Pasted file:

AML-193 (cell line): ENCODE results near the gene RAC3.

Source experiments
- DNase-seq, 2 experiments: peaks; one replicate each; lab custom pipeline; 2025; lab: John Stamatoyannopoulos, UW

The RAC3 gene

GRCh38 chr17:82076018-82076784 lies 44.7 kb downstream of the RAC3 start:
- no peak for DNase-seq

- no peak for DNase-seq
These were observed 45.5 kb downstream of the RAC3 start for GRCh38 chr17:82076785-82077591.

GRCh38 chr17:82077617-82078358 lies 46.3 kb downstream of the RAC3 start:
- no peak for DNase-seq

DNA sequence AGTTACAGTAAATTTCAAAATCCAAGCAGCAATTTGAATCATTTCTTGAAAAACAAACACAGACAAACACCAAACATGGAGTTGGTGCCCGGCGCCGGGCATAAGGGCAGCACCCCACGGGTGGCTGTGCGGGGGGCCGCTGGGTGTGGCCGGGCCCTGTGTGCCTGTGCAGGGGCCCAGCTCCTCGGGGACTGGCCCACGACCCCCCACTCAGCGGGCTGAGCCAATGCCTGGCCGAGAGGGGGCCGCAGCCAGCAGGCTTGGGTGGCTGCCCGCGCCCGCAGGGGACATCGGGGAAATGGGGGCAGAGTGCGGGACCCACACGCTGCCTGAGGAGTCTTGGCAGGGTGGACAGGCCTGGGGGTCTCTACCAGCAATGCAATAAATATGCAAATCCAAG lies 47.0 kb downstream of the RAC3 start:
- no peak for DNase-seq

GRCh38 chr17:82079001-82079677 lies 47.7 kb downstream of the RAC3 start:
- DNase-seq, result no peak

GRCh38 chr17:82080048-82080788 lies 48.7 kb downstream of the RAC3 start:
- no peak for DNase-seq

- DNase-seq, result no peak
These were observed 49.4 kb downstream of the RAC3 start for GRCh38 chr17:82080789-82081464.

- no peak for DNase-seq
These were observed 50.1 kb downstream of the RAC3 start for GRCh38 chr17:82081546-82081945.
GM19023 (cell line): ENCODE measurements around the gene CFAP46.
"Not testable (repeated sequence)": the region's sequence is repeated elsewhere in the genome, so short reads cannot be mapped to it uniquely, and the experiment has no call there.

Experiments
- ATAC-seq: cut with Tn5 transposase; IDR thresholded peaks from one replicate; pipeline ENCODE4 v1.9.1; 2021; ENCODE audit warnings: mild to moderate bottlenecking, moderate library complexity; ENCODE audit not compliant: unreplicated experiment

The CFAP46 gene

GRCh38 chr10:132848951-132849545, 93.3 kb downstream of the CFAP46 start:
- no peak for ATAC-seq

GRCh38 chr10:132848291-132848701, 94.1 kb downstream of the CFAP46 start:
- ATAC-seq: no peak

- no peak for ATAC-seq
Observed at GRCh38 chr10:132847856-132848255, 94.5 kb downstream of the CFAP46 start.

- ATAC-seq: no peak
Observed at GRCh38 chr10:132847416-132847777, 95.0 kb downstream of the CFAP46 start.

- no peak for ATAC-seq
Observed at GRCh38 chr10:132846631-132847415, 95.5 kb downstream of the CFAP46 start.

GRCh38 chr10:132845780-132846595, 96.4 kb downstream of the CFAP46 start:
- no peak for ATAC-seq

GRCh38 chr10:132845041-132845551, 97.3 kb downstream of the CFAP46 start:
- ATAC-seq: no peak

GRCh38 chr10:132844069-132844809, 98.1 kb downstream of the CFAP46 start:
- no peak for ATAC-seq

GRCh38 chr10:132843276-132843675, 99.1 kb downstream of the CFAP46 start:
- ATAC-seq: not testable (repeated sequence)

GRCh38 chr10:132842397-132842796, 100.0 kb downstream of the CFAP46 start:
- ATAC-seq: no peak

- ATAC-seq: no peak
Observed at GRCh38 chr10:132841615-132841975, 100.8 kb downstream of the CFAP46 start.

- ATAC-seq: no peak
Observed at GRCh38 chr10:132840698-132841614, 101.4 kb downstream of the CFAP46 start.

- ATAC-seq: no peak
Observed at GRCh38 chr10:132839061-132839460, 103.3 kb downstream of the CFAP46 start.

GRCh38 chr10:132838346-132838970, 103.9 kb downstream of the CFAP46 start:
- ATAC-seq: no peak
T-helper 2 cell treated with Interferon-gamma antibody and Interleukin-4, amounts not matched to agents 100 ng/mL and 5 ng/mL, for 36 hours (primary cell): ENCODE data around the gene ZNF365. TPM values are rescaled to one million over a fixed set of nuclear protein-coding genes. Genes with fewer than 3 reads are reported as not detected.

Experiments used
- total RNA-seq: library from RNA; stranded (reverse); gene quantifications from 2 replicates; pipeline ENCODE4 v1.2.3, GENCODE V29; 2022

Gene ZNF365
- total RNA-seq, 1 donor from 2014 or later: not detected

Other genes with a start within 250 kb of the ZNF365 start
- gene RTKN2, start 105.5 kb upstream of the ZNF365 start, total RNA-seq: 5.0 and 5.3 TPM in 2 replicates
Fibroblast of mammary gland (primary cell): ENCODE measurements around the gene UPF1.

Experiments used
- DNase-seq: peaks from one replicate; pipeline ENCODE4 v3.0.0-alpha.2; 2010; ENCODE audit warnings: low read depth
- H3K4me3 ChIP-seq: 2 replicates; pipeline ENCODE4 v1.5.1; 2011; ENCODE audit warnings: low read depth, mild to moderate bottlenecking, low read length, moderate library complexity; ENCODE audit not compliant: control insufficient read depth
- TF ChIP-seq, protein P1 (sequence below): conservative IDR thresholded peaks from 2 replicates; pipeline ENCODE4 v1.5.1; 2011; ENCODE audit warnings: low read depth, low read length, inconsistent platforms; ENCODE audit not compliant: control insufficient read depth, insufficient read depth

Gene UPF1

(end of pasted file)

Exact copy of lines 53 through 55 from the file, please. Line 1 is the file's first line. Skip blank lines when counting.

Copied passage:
- ATAC-seq: no peak
T-helper 2 cell treated with Interferon-gamma antibody and Interleukin-4, amounts not matched to agents 100 ng/mL and 5 ng/mL, for 36 hours (primary cell): ENCODE data around the gene ZNF365. TPM values are rescaled to one million over a fixed set of nuclear protein-coding genes. Genes with fewer than 3 reads are reported as not detected.

Experiments used